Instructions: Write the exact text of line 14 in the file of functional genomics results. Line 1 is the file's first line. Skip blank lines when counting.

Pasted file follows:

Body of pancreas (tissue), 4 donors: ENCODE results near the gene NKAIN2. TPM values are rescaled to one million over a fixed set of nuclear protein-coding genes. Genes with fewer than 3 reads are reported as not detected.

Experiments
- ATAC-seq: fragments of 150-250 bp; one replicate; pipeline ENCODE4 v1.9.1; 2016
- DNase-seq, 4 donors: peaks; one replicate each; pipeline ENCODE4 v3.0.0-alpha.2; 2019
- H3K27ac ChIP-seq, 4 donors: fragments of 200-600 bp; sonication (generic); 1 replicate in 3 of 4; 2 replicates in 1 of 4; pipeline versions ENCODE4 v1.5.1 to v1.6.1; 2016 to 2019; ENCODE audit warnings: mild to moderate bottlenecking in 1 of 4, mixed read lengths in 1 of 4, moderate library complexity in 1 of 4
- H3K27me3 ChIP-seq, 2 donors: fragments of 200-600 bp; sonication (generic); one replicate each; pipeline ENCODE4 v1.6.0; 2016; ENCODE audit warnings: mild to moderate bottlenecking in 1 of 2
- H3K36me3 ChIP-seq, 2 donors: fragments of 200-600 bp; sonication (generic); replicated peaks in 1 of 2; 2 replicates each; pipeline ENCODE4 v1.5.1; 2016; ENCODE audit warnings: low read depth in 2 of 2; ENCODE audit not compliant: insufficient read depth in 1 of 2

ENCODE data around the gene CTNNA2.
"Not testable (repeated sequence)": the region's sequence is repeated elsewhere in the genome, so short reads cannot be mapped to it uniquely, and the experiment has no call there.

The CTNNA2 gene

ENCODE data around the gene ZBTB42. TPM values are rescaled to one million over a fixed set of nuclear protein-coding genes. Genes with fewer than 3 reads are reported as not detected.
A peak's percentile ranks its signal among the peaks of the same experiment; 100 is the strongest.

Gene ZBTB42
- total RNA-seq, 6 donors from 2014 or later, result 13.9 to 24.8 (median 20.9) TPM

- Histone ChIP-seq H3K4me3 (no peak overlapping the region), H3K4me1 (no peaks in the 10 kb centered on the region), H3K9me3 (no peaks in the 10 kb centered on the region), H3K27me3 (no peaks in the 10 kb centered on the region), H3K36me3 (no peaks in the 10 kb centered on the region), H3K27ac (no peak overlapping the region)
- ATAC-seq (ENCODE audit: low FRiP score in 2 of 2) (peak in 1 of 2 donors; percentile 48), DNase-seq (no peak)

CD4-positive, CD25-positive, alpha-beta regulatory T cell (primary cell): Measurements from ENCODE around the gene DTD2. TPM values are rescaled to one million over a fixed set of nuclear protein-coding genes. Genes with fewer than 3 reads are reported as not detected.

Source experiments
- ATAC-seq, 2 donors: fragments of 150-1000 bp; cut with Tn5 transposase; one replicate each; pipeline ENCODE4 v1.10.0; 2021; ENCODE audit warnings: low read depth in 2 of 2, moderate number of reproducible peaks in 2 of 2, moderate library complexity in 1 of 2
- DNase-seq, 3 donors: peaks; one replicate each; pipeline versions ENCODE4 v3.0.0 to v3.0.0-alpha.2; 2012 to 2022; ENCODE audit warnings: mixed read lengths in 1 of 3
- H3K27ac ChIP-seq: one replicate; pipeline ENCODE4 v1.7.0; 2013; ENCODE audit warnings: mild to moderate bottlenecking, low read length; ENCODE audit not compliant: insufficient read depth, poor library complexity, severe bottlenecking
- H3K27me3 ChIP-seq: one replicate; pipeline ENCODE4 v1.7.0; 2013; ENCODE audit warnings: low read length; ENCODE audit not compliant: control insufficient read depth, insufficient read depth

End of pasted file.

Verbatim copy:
- total RNA-seq, 6 donors from 2014 or later, result 13.9 to 24.8 (median 20.9) TPM